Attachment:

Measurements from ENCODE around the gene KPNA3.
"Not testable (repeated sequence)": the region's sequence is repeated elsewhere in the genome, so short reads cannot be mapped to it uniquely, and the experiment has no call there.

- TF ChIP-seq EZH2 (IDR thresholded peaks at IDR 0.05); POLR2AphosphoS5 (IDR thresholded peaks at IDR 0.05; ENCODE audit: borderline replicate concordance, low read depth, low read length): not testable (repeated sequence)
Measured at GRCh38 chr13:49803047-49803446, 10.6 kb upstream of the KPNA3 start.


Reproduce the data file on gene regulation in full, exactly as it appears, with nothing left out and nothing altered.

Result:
Measurements from ENCODE around the gene KPNA3.
"Not testable (repeated sequence)": the region's sequence is repeated elsewhere in the genome, so short reads cannot be mapped to it uniquely, and the experiment has no call there.

- TF ChIP-seq EZH2 (IDR thresholded peaks at IDR 0.05); POLR2AphosphoS5 (IDR thresholded peaks at IDR 0.05; ENCODE audit: borderline replicate concordance, low read depth, low read length): not testable (repeated sequence)
Measured at GRCh38 chr13:49803047-49803446, 10.6 kb upstream of the KPNA3 start.